Advocates packed the Albuquerque City Council chambers Monday night in support of a resolution to spend $250,000 to help care for migrants passing through the city as they seek asylum. Support for the measure was overwhelming, but not unanimous, and it passed by a vote of 6 to 3.
The Department of Homeland Security has dropped off more than 2,000 people in Albuquerque since March. The asylum seekers have all needed the basics – food, shelter, sometimes medical attention after traveling for many days – and many of the volunteers who’ve been providing those basics showed up on Monday night to tell the city officials what they’ve seen.
"I’ve held three-year-olds who cried for their mothers, and their mothers didn’t cross with them," said Sayrah Namaste, a single mom in Albuquerque who’s been volunteering with the migrants in Las Cruces since last year. She says she was there the day after Christmas when Immigrations and Customs Enforcement dropped people off in El Paso in the middle of the night, and she says the city was not prepared.
"This is forward thinking," said Namaste. "People are coming to our city, and the city should respond, along with all of us who have been volunteering."
All around the room, people wore orange shirts in solidarity with the New Mexico Dream Team and the faith-based organizations doing the bulk of the aid work.
Beatriz Valencia with Albuquerque Interfaith said she identifies with what the migrant families are going through, many of them fleeing violence or unrest.
"I’m a Latina that is an immigrant, myself," said Valencia, "and I saw these types of things happening in my country. But I was a kid, I was not able to do anything about it! But here in the U.S., you have the possibility to do something."
"I have a wife and kids," said Steve Morrison, who volunteered with Catholic Charities after hearing Mayor Tim Keller's call for help, "I cannot imagine the family conversation to decide which parent and which child to take on a one-way journey, with the hopes of someday being reunited."
"At the risk of alienating my friends in orange," Morrison continued, "I’m a registered Republican. I'm a social conservative. I’m white, obviously. This should not be a political issue. This is a human issue. Please, be human."
Michelle Melendez, who heads the City's Equity and Inclusion Office, said the asylum seekers have presented themselves to border officials. They’ve had to interview about why they’re afraid to return home, and after a thorough vetting, they’ve been given immigration documents to travel in the U.S. until they’re scheduled to appear in immigration court.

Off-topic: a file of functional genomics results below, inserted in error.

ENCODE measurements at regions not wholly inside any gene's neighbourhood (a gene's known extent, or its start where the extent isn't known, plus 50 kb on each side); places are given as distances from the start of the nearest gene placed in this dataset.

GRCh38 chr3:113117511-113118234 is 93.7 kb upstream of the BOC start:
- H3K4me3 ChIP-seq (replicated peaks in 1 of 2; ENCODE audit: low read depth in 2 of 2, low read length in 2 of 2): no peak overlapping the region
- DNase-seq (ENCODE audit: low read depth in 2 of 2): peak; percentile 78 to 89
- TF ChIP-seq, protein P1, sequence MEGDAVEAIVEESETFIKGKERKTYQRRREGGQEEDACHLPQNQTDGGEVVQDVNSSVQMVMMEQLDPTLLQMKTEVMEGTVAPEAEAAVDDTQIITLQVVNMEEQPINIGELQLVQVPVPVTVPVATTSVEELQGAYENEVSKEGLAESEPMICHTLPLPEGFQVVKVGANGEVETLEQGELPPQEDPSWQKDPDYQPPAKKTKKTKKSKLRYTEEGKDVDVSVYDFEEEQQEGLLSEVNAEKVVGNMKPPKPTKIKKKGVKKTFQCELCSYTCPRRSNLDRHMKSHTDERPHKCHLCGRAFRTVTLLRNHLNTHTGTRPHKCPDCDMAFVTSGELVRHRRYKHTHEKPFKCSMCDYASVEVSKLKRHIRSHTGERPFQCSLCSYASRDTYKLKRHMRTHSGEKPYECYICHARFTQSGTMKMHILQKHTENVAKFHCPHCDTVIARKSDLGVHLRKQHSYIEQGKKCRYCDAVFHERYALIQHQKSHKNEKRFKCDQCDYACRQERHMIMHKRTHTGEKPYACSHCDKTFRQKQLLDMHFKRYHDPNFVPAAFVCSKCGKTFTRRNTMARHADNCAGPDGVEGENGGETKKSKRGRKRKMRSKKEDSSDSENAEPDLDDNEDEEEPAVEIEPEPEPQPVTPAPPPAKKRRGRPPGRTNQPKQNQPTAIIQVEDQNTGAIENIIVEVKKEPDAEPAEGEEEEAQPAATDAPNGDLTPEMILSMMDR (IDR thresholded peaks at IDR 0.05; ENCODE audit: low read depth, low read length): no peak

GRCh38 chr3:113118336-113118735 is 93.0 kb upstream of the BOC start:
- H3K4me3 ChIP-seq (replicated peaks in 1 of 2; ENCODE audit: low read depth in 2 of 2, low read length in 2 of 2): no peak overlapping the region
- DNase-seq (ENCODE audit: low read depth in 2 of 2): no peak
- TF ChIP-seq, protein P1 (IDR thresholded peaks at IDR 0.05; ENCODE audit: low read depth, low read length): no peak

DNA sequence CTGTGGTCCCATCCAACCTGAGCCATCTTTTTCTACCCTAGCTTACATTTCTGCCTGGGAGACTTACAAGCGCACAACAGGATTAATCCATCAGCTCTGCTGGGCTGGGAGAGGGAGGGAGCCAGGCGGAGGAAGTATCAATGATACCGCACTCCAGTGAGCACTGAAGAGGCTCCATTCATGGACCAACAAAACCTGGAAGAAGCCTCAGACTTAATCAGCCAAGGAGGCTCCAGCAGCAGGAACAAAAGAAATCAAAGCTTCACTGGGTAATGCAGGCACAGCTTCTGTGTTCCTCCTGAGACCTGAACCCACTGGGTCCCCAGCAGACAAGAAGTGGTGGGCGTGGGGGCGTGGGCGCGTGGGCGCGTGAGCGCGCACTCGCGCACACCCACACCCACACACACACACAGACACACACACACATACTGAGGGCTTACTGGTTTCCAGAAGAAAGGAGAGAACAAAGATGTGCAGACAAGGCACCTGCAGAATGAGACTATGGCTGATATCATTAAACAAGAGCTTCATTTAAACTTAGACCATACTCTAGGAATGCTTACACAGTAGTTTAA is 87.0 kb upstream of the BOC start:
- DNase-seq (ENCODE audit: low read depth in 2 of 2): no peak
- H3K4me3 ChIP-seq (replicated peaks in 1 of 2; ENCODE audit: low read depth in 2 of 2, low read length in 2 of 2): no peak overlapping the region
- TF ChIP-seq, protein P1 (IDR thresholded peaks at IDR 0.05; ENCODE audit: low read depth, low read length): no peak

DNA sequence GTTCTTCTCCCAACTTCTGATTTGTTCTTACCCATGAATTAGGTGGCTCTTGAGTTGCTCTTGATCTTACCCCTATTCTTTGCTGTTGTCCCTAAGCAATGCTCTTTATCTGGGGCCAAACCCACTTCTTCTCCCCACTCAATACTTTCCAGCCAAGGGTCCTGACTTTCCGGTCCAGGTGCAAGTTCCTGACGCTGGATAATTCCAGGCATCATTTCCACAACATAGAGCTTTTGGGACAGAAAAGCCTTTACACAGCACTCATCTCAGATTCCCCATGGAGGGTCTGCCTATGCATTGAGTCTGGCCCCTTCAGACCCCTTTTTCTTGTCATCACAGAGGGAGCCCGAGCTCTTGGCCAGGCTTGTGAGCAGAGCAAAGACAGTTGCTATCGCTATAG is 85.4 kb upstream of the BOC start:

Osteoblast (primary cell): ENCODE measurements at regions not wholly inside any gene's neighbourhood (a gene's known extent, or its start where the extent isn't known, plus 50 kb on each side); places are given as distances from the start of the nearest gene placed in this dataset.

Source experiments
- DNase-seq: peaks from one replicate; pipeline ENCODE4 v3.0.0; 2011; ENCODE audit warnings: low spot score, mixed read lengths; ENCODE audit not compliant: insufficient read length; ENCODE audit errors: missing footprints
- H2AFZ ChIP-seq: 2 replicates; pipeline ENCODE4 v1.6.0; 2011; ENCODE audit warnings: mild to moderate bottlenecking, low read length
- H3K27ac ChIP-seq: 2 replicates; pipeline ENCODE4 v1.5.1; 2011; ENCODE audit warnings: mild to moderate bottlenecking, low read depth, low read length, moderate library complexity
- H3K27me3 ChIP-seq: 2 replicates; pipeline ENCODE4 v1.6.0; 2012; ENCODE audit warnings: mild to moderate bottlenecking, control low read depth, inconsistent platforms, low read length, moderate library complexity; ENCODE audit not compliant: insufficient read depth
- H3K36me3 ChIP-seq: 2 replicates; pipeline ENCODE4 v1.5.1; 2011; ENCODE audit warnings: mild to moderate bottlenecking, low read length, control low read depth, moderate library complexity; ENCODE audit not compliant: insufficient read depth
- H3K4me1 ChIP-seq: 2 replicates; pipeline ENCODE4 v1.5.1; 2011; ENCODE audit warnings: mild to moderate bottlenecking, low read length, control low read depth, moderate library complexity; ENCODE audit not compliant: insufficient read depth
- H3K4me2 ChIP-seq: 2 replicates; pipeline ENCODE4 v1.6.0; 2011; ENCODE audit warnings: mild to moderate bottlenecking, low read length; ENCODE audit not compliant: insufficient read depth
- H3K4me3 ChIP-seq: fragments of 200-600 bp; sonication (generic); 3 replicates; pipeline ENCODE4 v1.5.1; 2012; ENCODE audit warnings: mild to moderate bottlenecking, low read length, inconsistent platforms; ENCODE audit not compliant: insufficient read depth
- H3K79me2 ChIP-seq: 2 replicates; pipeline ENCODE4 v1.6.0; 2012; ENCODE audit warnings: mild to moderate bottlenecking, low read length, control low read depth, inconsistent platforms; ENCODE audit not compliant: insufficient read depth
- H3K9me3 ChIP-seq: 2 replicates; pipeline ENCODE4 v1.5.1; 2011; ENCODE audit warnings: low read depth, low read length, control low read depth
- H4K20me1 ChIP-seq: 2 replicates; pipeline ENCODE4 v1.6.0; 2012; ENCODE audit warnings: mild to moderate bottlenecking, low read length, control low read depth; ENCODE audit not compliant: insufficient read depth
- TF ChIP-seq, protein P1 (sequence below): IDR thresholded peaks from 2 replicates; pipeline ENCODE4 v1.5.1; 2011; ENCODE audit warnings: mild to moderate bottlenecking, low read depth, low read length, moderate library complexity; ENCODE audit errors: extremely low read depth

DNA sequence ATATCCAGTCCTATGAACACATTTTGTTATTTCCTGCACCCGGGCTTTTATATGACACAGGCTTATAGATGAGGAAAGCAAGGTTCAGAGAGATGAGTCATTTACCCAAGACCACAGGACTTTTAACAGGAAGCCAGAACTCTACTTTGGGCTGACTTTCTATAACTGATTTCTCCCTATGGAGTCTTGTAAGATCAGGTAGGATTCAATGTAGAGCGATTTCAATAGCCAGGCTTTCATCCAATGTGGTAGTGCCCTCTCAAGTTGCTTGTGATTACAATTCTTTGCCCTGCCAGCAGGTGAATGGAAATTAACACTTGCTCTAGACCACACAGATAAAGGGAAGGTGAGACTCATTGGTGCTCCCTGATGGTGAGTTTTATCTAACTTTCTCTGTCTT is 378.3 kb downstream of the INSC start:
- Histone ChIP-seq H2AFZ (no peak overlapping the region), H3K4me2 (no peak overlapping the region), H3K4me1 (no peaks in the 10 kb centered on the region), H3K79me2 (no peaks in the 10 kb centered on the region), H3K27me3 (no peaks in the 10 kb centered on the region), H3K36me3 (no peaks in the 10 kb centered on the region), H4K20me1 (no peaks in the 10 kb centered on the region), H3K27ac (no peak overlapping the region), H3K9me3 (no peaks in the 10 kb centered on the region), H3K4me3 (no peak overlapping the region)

"So they stay our city for just a few days," she explained, "as they’re connecting with their sponsor, who has been listed on those immigration documents as the person responsible for getting them to their court date."
Melendez said that community members spent tens of thousands of dollars feeding migrants and putting them up in hotels, before the state made dormitories available at Expo New Mexico. Church retreat centers and places of worship have also opened their doors to shelter people.
Nearly four dozen people signed up to comment on the resolution, which was sponsored by Councilor Pat Davis.
Several argued against the measure, saying that the city should spend that public money helping its own residents.
"My voice is for those who are being hungry in this town every single day," said Adelius DeStith, a veteran and a father of five who lives in Albuquerque. "Unfortunately, I have to see veterans standing on the corners begging... We have serious problems! How can we be reasonable and responsible adults and leaders and not take care of our own children, but we are willing to take taxpayer dollars to help someone else? How can we do that?"
The City Council voted along party lines, and a cheer went up as the measure was approved.
"I’m actually really excited!" said Luis Leyba, a graduating senior at UNM and advocacy lead with the New Mexico Dream Team. "We knew that we had the support of the councilors."
"Because we are one of the only Spanish-speaking organizations that does this job," Leyba explained, "we call the sponsors, we arrange those travels, and we make sure they have the ticket and they will get home safe."
The $250,000 will come out of the city’s nearly billion dollar budget, and go mostly to the handful of organizations that have been providing humanitarian aid since March.
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